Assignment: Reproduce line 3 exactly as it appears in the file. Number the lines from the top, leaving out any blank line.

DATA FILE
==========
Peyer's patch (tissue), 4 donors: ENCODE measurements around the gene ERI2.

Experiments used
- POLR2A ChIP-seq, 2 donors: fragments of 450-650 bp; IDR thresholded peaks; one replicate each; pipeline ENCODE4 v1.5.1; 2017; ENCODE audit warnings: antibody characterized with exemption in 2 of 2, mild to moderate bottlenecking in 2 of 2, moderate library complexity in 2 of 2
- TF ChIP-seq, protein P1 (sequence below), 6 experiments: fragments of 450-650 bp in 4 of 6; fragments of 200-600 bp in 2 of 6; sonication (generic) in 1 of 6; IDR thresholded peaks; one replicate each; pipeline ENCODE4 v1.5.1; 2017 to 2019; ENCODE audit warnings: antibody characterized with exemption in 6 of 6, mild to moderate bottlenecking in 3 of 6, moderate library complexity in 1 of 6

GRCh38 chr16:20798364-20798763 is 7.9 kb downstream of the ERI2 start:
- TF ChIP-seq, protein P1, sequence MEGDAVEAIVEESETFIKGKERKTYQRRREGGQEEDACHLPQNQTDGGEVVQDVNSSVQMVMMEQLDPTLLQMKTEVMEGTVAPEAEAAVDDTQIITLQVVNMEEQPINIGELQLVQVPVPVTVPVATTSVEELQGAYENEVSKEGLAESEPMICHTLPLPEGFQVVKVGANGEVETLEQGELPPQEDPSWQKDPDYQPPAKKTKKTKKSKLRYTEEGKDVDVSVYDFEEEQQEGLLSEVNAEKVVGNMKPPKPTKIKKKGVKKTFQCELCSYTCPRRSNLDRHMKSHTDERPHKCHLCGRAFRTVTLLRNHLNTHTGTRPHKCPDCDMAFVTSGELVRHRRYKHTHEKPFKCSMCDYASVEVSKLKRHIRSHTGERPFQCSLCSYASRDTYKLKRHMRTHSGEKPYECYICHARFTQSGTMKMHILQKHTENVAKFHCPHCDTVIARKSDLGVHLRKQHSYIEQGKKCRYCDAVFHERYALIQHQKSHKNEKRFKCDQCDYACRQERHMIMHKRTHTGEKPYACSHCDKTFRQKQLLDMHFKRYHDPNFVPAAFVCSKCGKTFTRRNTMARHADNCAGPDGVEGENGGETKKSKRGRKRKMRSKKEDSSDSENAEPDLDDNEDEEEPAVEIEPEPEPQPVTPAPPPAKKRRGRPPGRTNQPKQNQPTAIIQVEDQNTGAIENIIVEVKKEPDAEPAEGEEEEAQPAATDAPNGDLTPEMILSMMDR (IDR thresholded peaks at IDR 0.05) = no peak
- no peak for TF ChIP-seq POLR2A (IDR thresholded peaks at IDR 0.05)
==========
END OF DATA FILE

- POLR2A ChIP-seq, 2 donors: fragments of 450-650 bp; IDR thresholded peaks; one replicate each; pipeline ENCODE4 v1.5.1; 2017; ENCODE audit warnings: antibody characterized with exemption in 2 of 2, mild to moderate bottlenecking in 2 of 2, moderate library complexity in 2 of 2